Founded in 2005, Android Robotics Corp. is the most prominent robotics company in Russia. Located in Moscow, they sell a variety of hobby robot kits and parts including their own version of Kondo’s KHR-1, called the AR-101, and have regularly hosted robotics tournaments in Russia for the last few years. They’ve also developed a humanoid robot that, similar to New Era’s Arne and Arnea (another pair of Russian robots), could pass for a member of ASIMO’s family called AR-600. While it is relatively easy to mimic the look of ASIMO, it appears copying Honda’s balance control technology is proving much more difficult, since the AR-600 can’t walk very well (and only on smooth surfaces).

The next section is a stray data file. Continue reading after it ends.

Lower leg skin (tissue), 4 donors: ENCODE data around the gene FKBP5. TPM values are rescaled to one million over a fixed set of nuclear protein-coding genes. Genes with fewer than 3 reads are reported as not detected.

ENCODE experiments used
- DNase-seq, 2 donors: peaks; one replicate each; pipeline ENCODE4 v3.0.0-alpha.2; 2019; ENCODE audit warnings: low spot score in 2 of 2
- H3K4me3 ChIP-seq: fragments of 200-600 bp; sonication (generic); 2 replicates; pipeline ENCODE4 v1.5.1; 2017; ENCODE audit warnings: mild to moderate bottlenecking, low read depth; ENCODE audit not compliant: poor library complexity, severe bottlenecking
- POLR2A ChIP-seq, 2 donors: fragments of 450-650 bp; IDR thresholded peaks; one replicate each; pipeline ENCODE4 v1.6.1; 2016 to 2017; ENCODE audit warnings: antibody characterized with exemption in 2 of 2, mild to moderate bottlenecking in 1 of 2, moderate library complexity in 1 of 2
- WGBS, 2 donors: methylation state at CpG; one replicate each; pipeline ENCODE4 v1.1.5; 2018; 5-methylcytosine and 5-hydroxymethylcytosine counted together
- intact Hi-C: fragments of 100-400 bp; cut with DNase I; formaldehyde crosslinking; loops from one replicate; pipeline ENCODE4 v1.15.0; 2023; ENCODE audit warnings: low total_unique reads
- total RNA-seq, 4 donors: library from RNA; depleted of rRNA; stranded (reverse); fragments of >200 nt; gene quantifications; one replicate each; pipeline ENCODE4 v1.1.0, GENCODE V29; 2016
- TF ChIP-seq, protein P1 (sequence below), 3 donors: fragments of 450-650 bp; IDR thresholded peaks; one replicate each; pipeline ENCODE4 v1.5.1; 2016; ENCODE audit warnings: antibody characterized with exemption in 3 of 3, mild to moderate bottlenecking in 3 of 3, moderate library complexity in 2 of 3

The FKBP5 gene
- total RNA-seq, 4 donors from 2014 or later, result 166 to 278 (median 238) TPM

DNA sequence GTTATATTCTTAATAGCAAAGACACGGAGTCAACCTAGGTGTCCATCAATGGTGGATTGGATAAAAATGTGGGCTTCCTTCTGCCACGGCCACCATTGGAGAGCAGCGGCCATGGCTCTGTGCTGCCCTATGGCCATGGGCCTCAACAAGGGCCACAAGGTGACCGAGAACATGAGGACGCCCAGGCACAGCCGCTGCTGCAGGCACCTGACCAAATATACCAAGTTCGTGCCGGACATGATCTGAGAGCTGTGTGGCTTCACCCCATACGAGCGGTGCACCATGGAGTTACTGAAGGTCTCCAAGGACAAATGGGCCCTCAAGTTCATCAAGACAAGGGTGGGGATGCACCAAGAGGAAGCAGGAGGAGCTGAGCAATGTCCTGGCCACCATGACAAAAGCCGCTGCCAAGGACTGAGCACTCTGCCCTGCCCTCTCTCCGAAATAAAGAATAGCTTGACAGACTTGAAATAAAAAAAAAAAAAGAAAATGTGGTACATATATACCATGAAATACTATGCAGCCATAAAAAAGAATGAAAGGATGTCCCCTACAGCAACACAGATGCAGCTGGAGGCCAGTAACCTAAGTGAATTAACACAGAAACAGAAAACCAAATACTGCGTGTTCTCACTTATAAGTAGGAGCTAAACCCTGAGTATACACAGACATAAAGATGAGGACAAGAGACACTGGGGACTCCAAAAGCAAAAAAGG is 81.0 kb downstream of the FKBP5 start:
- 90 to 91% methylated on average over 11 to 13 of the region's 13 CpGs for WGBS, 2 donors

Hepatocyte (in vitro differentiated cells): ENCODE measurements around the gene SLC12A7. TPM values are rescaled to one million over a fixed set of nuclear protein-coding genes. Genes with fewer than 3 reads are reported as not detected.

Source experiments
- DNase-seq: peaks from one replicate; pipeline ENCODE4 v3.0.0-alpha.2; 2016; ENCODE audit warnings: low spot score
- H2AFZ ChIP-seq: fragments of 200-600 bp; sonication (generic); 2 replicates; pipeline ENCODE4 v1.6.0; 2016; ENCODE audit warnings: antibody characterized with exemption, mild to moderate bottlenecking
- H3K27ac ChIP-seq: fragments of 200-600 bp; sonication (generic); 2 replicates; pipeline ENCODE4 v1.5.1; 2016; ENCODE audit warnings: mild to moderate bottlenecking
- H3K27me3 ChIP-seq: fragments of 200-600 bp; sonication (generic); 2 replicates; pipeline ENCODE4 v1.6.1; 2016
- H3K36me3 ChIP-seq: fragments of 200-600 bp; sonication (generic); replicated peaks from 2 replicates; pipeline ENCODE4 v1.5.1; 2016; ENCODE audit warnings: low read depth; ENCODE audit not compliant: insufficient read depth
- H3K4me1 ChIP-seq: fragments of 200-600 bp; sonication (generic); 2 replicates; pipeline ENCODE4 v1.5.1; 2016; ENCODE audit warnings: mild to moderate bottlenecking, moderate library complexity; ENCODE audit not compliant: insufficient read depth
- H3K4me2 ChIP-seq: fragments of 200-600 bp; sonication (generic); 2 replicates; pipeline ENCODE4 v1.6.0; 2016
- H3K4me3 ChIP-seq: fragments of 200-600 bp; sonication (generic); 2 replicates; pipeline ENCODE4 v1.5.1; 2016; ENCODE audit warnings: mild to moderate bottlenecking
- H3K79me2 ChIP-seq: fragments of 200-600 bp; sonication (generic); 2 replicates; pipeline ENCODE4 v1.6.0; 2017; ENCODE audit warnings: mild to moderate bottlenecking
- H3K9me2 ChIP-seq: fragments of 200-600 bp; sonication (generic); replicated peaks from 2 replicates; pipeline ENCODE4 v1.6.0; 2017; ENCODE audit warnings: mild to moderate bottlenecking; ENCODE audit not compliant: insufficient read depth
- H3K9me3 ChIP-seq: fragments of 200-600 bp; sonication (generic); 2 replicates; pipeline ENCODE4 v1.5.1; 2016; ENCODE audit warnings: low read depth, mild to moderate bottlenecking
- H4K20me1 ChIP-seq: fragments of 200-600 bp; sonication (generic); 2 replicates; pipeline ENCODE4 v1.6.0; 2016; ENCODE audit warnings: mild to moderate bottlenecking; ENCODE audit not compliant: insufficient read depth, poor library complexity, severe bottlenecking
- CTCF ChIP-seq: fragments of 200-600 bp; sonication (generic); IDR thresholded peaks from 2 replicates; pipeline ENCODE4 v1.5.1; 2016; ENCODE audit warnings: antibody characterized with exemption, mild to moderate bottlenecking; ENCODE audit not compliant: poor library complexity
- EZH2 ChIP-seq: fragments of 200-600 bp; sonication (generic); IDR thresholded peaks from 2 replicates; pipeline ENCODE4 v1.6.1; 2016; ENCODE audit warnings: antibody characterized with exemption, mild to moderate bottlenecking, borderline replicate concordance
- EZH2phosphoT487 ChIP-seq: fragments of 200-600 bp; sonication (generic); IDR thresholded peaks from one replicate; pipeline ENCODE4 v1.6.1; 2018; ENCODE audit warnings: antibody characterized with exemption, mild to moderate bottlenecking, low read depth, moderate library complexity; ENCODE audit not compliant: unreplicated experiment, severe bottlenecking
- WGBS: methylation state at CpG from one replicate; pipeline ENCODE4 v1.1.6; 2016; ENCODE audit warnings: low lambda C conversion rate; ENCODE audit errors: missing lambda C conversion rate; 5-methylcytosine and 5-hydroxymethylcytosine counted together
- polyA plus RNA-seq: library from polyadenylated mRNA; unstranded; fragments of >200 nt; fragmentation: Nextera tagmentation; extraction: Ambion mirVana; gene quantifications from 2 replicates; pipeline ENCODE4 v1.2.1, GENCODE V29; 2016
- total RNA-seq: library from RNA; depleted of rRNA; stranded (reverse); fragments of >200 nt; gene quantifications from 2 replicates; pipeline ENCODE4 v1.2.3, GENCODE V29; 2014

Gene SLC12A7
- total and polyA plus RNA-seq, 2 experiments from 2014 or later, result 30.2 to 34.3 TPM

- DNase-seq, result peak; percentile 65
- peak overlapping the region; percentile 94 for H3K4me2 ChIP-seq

The AR-600 stands 140cm (5′) tall and weighs 50kg (110 lbs). It is equipped to handle simple conversations on certain subjects, such as greetings or serving as a guide. Most of the robot’s artificial intelligence, such as its stereoscopic image processing and speech systems, are handled by a remote computer which communicates with the internal motor controller via Wi-Fi. This allows the robot to do simple arithmetic (addition and subtraction). The robot’s body is packed with about 100 tactile sensors which detect objects within 15cm and those in direct contact with the robot, which together with its ultrasonic range detectors and accelerometers lowers the risk of injuring bystanders. Videos and media after the break.
The AR-600 also has a sophisticated object recognition and classification software called E-frame which uses a tree-like structure, with individual objects being “leaves” on the tree, which allows the robot to partially classify objects in its field of view. Android Robotics Corp. is conducting ongoing R&D on the subject of artificial intelligence and as well as safety protocols for dealing with the uncertainty of unstructured environments.